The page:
By Faranak Bakhtiari

Will endangered Kaiser's mountain newt survive people’s hankering for variety in Noruz?

March 9, 2019

TEHRAN — Kaiser's mountain newt, the world’s most attractive salamander species, confined to western Iran, is driven on the brink of extinction due to habitat degradation as well as uncontrolled overharvesting for national and international pet trade which pace up near the Iranian New Year celebration (Noruz, starting on March 21).

The Kaiser's spotted newt, also known as the Lorestan newt or emperor spotted newt, is a species of stunning colorful salamander, inhabiting western province of Lorestan but is listed as "vulnerable" on the International Union for Conservation of Nature's Red List.

Noruz marking the beginning of spring have long been celebrated by Iranians, who display live goldfish as a symbol of perpetual life among Haft Seen symbols comprising of seven items beginning with the "S” letter of Persian alphabet.

Whether changes in traditions or hankering for variety has made some to purchase the illegally traded Lorestan newt replacing goldfishes regardless of pushing the precious species toward extinction.

With people’s not resisting their ambition to buy a stunning animal displaying in their Haft Seen table or disregarding the value of rare species not having enough information, has exacerbated the situation making many dealers to earn income through perishing such valuable animal.

Mehrdad Fathi Beyranvand, the provincial department of environment chief at Lorestan province, said that biodiversity in the country requires special protection measures to prevent overharvesting and trade of this popular species.

The world-renowned Lorestan newt is a precious capital which can be used to flourish ecotourism in the region, attracting many enthusiastic environmentalists, he added.

So, the illegal trade and poaching of the salamander have been banned under Iran’s law, he noted, adding, any smuggling of Kaiser's mountain newt near Noruz will be pursued through the judicial system. 

He also said that several workshops and research projects have been conducted to train the locals in order to protect and prevent the smuggling of Salamander.

Accordingly, the DOE provincial forces will stay on duty to constantly monitor the endangered animal’s habitats and prohibit poaching of precious wildlife species, he highlighted, adding, training courses will be held for tourists in order to limit smuggling.

Hunting a salamander will be fined 2 billion rials (nearly $48,000) and smugglers are liable to imprisonment, he concluded.

In national level, serious law enforcement can play a significant role in reducing the overharvesting of the Neurergus species, but the numerous effect of the public participation cannot be neglected, so training courses for informing the public about the wildlife value and warning them not to help dealers hurting the environment, will make a huge difference.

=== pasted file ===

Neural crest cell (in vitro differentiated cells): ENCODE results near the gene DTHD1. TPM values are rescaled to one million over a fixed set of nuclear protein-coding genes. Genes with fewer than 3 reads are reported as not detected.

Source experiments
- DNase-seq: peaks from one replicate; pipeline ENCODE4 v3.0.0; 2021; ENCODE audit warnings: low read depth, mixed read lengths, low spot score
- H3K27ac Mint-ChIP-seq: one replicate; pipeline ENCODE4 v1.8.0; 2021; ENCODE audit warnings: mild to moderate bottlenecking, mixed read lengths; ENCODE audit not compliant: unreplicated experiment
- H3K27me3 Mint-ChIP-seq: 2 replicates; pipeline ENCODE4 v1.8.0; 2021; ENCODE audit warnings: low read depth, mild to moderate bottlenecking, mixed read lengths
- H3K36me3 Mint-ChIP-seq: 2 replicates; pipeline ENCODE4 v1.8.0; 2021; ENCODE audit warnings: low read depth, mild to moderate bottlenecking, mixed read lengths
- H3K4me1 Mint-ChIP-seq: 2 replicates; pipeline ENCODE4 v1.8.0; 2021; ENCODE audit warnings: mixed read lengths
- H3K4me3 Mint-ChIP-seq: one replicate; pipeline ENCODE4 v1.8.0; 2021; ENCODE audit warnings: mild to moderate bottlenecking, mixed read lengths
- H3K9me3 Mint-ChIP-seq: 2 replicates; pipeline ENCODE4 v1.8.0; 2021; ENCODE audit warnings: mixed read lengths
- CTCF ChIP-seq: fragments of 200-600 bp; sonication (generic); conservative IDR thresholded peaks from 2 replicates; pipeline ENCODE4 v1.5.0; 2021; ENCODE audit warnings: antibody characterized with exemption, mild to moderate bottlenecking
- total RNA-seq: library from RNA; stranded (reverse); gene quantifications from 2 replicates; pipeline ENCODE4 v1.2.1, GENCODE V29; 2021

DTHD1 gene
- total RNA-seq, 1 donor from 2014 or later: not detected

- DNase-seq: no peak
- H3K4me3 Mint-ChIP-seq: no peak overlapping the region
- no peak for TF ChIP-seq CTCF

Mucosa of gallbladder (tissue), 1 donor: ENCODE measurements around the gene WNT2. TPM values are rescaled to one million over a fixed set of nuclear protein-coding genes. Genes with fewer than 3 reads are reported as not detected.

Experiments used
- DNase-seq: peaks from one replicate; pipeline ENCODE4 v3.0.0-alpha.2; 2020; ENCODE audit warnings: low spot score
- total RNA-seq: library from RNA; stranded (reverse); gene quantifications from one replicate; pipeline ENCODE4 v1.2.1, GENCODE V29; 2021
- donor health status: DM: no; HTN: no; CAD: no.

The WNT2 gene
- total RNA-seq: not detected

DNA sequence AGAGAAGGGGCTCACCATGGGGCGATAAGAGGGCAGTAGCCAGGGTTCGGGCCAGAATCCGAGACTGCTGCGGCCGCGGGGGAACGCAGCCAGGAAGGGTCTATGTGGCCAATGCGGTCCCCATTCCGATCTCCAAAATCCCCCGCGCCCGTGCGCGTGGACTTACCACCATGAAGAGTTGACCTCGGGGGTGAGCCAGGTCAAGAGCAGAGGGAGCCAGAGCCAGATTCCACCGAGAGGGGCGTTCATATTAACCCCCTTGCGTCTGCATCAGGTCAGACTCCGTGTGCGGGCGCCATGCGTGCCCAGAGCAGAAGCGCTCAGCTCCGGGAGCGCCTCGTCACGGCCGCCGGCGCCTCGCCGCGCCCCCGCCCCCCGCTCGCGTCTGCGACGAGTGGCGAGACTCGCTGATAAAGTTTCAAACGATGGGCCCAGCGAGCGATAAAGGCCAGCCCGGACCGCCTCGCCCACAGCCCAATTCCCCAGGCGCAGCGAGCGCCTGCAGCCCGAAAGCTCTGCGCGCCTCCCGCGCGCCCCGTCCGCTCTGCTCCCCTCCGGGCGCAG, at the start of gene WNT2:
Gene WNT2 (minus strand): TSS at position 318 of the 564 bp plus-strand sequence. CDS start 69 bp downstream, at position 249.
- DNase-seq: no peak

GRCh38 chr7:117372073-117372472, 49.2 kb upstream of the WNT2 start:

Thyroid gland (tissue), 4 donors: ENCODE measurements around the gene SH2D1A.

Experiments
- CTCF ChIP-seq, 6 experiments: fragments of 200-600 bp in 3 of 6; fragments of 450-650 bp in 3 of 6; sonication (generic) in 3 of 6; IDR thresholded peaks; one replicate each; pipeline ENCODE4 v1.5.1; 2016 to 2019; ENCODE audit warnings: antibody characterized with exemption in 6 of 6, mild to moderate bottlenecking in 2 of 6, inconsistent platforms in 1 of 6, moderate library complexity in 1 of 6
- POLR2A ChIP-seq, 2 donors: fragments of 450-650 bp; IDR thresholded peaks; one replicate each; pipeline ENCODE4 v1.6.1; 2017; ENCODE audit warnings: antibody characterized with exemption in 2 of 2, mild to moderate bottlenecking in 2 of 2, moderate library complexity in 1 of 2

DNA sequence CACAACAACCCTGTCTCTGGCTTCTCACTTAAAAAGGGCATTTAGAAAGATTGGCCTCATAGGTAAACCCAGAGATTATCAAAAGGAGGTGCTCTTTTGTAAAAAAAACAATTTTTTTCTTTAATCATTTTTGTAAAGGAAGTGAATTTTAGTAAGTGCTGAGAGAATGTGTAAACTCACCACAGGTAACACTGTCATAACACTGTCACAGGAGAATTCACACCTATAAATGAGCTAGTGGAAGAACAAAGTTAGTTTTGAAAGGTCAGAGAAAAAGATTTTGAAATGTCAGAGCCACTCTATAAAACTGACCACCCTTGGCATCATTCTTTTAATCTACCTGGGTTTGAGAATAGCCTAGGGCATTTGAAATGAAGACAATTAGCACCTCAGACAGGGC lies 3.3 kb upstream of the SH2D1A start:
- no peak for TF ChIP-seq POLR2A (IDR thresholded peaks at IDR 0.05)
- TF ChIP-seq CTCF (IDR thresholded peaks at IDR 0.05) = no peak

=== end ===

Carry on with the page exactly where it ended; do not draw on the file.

This is while, the precious species is the first creature at risk of extinction also in international illegal pet trade through the internet, as some amphibian enthusiasts are purchasing the colored animals as much as £200.

The demand has been such that the wild population only living in streams, was reduced by 80 percent from 2001 to 2005. It is estimated that fewer than 1,000 mature individuals remain.

Illegal wildlife trade is gaining ground on the internet, so all international trade in wild-caught Kaiser's spotted newts must be made illegal.

In this regard, a proposal to ban such trade has been put forward by Iran at the conference of the Convention on International Trade in Endangered Species (Cites).

In the international level, many measures including setting up an international database, scientific researches to find solutions to contain illegal pet trade, and collaboration with international law enforcement agencies must be taken to ease the pace of dragging the kaiser species to extinction.

Kaiser’s mountain newt may be found in areas up to about 4,921 feet above sea level. The species, like most newts, is closely associated with water and wild specimens are not believed to stray far from their water sources. 

Generally, Neurergus kaiser is most likely to be found in open patches of oak woodland near streams, though individuals have also been found in other habitats and water sources, including ponds and pools, man-made water reservoirs, and even on the edges of waterfalls.

Most Neurergus species are found only in running water, but the Kaiser’s spotted newt seems able to utilize a wider range of water types. Some individuals have even been found in water troughs used by cattle. During spring floods, newts that inhabit running water may be flushed down waterfalls and into new habitats.

For several months each year, the Zagros experience a dry season, when Kaiser’s mountain newts must undergo aestivation in order to survive.  At this time, newts may be found inactive under rocks, pebbles, and logs.

In the wild, Kaiser’s mountain newts feed on a range of invertebrates, both on land and in water. As an insectivorous species, it takes well to a range of different prey items when offered in captivity.

FB/MQ/MG

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